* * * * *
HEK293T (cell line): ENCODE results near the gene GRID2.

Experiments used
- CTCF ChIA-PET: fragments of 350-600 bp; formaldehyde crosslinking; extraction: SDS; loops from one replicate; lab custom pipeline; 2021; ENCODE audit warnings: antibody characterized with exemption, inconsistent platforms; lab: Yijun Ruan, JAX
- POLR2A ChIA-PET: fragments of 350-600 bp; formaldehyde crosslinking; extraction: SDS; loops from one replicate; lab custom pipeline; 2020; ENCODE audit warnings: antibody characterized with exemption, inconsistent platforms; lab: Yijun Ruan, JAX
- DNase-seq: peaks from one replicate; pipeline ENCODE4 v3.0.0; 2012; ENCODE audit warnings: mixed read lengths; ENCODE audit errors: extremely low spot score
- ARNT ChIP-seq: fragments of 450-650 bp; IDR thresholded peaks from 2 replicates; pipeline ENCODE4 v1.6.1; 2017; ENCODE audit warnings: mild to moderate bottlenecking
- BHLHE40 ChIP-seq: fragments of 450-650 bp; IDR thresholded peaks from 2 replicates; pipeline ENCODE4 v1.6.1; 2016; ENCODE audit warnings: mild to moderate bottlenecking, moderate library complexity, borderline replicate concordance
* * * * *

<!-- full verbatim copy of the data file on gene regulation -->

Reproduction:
HEK293T (cell line): ENCODE results near the gene GRID2.

Experiments used
- CTCF ChIA-PET: fragments of 350-600 bp; formaldehyde crosslinking; extraction: SDS; loops from one replicate; lab custom pipeline; 2021; ENCODE audit warnings: antibody characterized with exemption, inconsistent platforms; lab: Yijun Ruan, JAX
- POLR2A ChIA-PET: fragments of 350-600 bp; formaldehyde crosslinking; extraction: SDS; loops from one replicate; lab custom pipeline; 2020; ENCODE audit warnings: antibody characterized with exemption, inconsistent platforms; lab: Yijun Ruan, JAX
- DNase-seq: peaks from one replicate; pipeline ENCODE4 v3.0.0; 2012; ENCODE audit warnings: mixed read lengths; ENCODE audit errors: extremely low spot score
- ARNT ChIP-seq: fragments of 450-650 bp; IDR thresholded peaks from 2 replicates; pipeline ENCODE4 v1.6.1; 2017; ENCODE audit warnings: mild to moderate bottlenecking
- BHLHE40 ChIP-seq: fragments of 450-650 bp; IDR thresholded peaks from 2 replicates; pipeline ENCODE4 v1.6.1; 2016; ENCODE audit warnings: mild to moderate bottlenecking, moderate library complexity, borderline replicate concordance